Posted by: Jeremy Fox | March 3, 2012

From the archives: Are there inherently complex ecological phenomena?

Another favorite from the archives, in which I explain why community assembly is like a chess endgame–and why sometimes neither can be comprehended by human beings.

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Responses

  1. This post, along with “are some general ecological concepts TOO general? (May 12, 2011), and “Species pools and the fallacy of composition” (November 22, 2011), are posts I keep going back to. If you want to start a philosophy category on this blog, these have my vote.

    =)

    • I’m sincerely flattered by the thought that there are any posts on this blog that anyone would want to keep going back to. Thanks.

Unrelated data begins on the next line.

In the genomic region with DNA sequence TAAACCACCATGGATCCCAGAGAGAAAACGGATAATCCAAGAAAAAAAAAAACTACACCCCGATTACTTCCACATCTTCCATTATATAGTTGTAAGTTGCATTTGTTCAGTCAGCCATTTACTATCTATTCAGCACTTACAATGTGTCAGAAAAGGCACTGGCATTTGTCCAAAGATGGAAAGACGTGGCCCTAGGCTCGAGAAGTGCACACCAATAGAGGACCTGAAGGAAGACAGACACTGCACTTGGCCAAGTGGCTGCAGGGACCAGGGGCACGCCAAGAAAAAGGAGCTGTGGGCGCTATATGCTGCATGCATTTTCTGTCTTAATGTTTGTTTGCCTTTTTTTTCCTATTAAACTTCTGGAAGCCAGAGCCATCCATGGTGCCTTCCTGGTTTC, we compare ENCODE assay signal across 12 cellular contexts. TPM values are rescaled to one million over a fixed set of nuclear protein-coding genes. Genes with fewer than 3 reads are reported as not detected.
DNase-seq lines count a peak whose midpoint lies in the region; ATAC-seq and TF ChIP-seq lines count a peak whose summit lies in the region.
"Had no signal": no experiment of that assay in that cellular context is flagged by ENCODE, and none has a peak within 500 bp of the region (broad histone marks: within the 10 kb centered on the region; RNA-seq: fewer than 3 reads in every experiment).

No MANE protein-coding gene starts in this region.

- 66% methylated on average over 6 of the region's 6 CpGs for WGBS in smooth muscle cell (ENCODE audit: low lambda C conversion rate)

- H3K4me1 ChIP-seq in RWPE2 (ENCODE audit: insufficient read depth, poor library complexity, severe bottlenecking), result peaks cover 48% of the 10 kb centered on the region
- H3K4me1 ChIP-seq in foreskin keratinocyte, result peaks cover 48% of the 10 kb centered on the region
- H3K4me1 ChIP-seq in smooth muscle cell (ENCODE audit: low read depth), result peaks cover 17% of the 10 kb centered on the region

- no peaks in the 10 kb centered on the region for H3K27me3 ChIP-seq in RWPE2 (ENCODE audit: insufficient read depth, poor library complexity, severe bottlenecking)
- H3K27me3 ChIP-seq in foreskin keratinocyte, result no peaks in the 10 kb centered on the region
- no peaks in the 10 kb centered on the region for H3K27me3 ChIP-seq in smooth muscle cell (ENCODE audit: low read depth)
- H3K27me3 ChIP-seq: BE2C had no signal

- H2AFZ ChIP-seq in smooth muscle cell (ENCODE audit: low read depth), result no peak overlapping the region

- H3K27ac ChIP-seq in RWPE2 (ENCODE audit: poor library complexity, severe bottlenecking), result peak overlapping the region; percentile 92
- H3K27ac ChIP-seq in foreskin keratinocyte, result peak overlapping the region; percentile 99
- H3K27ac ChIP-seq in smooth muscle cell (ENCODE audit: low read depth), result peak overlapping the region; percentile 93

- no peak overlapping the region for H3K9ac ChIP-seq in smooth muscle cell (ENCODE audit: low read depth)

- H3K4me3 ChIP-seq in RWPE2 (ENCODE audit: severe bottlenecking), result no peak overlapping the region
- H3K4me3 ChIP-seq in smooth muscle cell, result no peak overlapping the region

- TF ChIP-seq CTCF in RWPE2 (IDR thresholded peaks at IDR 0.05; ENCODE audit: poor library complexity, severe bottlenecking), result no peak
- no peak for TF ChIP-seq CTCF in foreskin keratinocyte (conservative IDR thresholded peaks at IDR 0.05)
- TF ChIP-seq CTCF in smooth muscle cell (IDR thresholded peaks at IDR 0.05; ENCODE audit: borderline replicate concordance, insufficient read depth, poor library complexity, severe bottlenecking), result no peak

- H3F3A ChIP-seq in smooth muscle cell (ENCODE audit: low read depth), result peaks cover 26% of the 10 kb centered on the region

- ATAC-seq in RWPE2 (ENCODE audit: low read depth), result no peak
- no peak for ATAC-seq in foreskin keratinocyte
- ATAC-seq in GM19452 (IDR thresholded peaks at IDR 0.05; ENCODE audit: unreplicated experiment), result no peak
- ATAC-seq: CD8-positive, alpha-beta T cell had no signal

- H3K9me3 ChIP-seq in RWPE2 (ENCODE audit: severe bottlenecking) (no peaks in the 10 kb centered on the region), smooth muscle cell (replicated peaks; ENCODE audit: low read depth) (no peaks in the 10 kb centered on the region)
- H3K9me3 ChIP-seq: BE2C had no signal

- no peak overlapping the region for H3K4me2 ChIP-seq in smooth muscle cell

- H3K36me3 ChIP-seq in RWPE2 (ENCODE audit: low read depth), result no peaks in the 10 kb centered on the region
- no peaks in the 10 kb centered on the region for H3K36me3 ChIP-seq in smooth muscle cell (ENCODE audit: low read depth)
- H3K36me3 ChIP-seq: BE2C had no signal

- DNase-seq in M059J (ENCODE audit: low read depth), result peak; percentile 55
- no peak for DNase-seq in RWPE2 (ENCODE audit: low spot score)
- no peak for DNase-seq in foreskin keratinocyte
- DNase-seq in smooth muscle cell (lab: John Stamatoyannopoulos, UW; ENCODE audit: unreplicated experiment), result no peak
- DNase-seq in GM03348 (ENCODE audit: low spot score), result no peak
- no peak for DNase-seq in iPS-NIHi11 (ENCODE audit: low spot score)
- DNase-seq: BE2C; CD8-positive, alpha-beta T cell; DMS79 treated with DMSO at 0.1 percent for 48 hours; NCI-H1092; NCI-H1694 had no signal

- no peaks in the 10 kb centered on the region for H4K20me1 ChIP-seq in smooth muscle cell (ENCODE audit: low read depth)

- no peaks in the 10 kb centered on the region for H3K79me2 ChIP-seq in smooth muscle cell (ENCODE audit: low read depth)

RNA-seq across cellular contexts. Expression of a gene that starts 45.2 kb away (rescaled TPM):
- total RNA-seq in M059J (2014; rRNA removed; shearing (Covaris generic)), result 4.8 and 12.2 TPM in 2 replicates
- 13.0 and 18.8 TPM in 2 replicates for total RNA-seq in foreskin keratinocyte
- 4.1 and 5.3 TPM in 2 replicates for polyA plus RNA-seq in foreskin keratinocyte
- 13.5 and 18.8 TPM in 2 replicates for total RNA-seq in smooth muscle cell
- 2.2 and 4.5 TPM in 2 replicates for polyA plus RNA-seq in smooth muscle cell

2. Ever thought of spin doctoring inherent complexity into an antidote against irreducible complexity? If inherently complex things, like chess endgames, can be understood by unintelligent algorithms but not by intelligent designers …

    • Clever thought, although I wouldn’t say that the algorithms “understand” these complex chess endgames. Computers can play them perfectly because they literally just have all the moves stored in memory.


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